With the regular season in its final week, the Los Angeles Dodgers are working to clinch the National League West title while also getting a final look at players who may be on the border of making the postseason roster.
The group that’s most notably been adjusted and largely unsettled for much of the season is the bullpen. Chief among them is Brian Wilson — last season’s setup man extraordinaire — and this year’s question mark. Wilson’s effectiveness has been down from the success he had last season that led to a new contract.
Wilson has also lacked some of the velocity he previously showcased, but recently said an increase could be expected come playoff time.
Although the Dodgers haven’t yet reached that point, pitching coach Rick Honeycutt believed the team’s series against the San Francisco Giants would be ideal for the reliever to add substance to his claims, according to Bill Shaikin of the LA Times:
Brian is obviously a veteran guy that has pitched in these situations,” Honeycutt said. “He has a plan. Here’s a great series where he needs to be on top of his game and show us where he’s at.”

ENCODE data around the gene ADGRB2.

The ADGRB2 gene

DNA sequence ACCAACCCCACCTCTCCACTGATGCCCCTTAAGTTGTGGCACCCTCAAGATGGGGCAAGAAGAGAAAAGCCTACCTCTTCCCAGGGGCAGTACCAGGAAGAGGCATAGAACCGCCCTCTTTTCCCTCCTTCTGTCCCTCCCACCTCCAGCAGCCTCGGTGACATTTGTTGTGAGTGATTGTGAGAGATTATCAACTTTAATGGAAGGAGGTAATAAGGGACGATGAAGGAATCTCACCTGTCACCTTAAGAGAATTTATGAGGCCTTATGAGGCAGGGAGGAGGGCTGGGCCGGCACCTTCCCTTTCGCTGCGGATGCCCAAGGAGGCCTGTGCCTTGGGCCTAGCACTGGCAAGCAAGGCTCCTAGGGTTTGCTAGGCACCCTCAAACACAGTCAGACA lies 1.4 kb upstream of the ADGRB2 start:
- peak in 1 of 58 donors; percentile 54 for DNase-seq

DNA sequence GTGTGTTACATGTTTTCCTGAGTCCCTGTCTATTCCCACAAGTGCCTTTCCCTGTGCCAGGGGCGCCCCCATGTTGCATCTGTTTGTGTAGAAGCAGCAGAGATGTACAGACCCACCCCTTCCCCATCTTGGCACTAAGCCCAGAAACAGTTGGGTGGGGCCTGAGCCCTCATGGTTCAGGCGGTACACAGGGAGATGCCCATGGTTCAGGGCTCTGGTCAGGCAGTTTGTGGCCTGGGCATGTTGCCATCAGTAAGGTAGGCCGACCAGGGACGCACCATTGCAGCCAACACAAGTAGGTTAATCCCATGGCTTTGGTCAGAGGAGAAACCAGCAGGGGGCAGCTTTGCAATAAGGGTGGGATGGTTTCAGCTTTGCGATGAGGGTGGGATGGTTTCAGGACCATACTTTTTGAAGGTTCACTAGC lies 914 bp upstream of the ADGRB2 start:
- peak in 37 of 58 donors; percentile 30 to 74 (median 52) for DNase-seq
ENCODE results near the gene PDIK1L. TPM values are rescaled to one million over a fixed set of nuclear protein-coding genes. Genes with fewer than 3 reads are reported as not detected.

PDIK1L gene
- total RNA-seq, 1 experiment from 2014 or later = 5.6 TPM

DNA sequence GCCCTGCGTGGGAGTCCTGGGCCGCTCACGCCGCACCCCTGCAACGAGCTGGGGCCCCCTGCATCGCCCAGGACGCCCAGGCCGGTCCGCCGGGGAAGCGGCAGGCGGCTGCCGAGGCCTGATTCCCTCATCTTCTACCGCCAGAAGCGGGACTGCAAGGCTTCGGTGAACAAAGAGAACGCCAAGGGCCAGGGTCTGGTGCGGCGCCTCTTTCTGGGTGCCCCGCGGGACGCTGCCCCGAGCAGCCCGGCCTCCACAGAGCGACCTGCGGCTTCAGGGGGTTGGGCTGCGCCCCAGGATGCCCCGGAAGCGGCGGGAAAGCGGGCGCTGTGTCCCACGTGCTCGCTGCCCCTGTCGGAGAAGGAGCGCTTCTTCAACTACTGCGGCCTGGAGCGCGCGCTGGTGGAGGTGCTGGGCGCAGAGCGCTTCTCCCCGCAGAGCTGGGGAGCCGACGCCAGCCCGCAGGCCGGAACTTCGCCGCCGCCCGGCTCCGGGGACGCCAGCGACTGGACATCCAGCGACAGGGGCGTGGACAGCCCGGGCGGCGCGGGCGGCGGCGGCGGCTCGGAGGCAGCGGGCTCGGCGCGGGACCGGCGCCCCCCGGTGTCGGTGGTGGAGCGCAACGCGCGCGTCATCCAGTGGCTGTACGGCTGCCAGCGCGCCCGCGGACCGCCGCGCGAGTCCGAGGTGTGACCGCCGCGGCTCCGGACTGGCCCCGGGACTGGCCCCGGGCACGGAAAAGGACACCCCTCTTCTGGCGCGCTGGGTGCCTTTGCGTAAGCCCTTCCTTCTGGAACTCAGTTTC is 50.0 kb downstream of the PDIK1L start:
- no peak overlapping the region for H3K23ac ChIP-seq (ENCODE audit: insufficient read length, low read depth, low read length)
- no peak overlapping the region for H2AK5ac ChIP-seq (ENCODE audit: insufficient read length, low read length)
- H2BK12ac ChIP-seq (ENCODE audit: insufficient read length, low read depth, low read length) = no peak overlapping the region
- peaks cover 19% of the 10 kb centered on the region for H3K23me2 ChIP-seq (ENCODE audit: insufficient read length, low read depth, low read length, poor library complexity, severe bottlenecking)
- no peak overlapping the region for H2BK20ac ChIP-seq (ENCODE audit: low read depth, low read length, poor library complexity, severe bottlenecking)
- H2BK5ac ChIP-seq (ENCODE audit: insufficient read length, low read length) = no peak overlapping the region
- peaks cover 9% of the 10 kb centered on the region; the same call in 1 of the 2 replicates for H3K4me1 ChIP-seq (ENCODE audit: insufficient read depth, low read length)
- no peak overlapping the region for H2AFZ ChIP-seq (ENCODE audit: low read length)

Wilson was summoned out of the bullpen in the eighth inning to face Buster Posey with the game tied, one out and a runner on first base. The right-hander walked Posey and quickly fell behind Pablo Sandoval 3-0 before getting a ground ball out to end the inning.
The two outs was the only work asked of Wilson on the evening and four of his pitches hit 90 mph with a fifth reaching 91 mph. According to FanGraphs.com, Wilson’s fastball velocity (vFA) has averaged 93.1 mph this season, which is up slightly from his 92.6 average in 2013.
Some of Wilson’s low points this season have come in games where he’s been asked to pitch in roles that are unusual for him. Roughly one month ago, Wilson floated the idea that he’s been effective when it mattered most and pointed to his number of holds as evidence.
Although the general perception may be otherwise, Wilson has been much improved since allowing three runs in a Dodgers win Aug. 14. Since that point, he’s allowed two runs in 7.1 innings (11 appearances).
Wilson has two more games against the Giants and three with the Colorado Rockies to offer reassurances he can resemble the reliever he was last season before postseason play begins.